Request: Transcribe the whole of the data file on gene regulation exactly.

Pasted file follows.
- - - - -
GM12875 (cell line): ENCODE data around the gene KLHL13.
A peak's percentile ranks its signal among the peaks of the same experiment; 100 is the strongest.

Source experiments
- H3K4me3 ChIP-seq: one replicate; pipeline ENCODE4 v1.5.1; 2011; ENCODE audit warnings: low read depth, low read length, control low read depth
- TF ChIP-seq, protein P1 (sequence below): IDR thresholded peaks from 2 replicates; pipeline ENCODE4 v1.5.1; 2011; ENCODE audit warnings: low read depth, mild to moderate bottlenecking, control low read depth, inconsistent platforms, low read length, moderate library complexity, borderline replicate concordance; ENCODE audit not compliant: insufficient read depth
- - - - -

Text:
GM12875 (cell line): ENCODE data around the gene KLHL13.
A peak's percentile ranks its signal among the peaks of the same experiment; 100 is the strongest.

Source experiments
- H3K4me3 ChIP-seq: one replicate; pipeline ENCODE4 v1.5.1; 2011; ENCODE audit warnings: low read depth, low read length, control low read depth
- TF ChIP-seq, protein P1 (sequence below): IDR thresholded peaks from 2 replicates; pipeline ENCODE4 v1.5.1; 2011; ENCODE audit warnings: low read depth, mild to moderate bottlenecking, control low read depth, inconsistent platforms, low read length, moderate library complexity, borderline replicate concordance; ENCODE audit not compliant: insufficient read depth